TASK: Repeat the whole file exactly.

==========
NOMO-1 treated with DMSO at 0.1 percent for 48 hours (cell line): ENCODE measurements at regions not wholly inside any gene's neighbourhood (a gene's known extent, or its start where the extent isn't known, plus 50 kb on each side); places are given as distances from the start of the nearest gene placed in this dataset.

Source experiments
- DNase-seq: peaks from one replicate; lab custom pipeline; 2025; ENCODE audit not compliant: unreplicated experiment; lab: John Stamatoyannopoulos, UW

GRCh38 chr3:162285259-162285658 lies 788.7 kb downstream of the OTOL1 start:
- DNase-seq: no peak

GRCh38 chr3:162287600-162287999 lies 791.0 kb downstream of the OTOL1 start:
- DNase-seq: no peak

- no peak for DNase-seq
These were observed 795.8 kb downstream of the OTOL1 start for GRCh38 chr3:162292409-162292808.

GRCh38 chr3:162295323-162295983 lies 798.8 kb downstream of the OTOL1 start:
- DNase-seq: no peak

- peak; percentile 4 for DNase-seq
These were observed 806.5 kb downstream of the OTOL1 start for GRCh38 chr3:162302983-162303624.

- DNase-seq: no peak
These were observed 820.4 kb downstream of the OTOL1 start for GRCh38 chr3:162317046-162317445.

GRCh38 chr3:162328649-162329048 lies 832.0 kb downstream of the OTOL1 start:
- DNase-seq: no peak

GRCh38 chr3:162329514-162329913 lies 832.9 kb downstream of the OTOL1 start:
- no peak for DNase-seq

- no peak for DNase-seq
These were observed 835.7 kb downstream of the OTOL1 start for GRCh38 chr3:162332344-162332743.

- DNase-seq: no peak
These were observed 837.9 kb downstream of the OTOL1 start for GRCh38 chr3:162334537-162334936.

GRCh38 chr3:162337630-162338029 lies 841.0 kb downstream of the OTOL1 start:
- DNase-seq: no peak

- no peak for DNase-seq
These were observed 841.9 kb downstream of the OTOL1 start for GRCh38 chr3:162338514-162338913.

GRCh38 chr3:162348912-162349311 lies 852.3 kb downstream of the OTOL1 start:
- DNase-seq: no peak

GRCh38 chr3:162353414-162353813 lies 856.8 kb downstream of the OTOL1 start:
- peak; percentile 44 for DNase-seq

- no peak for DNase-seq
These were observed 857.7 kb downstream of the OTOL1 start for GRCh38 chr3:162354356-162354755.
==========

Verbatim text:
NOMO-1 treated with DMSO at 0.1 percent for 48 hours (cell line): ENCODE measurements at regions not wholly inside any gene's neighbourhood (a gene's known extent, or its start where the extent isn't known, plus 50 kb on each side); places are given as distances from the start of the nearest gene placed in this dataset.

Source experiments
- DNase-seq: peaks from one replicate; lab custom pipeline; 2025; ENCODE audit not compliant: unreplicated experiment; lab: John Stamatoyannopoulos, UW

GRCh38 chr3:162285259-162285658 lies 788.7 kb downstream of the OTOL1 start:
- DNase-seq: no peak

GRCh38 chr3:162287600-162287999 lies 791.0 kb downstream of the OTOL1 start:
- DNase-seq: no peak

- no peak for DNase-seq
These were observed 795.8 kb downstream of the OTOL1 start for GRCh38 chr3:162292409-162292808.

GRCh38 chr3:162295323-162295983 lies 798.8 kb downstream of the OTOL1 start:
- DNase-seq: no peak

- peak; percentile 4 for DNase-seq
These were observed 806.5 kb downstream of the OTOL1 start for GRCh38 chr3:162302983-162303624.

- DNase-seq: no peak
These were observed 820.4 kb downstream of the OTOL1 start for GRCh38 chr3:162317046-162317445.

GRCh38 chr3:162328649-162329048 lies 832.0 kb downstream of the OTOL1 start:
- DNase-seq: no peak

GRCh38 chr3:162329514-162329913 lies 832.9 kb downstream of the OTOL1 start:
- no peak for DNase-seq

- no peak for DNase-seq
These were observed 835.7 kb downstream of the OTOL1 start for GRCh38 chr3:162332344-162332743.

- DNase-seq: no peak
These were observed 837.9 kb downstream of the OTOL1 start for GRCh38 chr3:162334537-162334936.

GRCh38 chr3:162337630-162338029 lies 841.0 kb downstream of the OTOL1 start:
- DNase-seq: no peak

- no peak for DNase-seq
These were observed 841.9 kb downstream of the OTOL1 start for GRCh38 chr3:162338514-162338913.

GRCh38 chr3:162348912-162349311 lies 852.3 kb downstream of the OTOL1 start:
- DNase-seq: no peak

GRCh38 chr3:162353414-162353813 lies 856.8 kb downstream of the OTOL1 start:
- peak; percentile 44 for DNase-seq

- no peak for DNase-seq
These were observed 857.7 kb downstream of the OTOL1 start for GRCh38 chr3:162354356-162354755.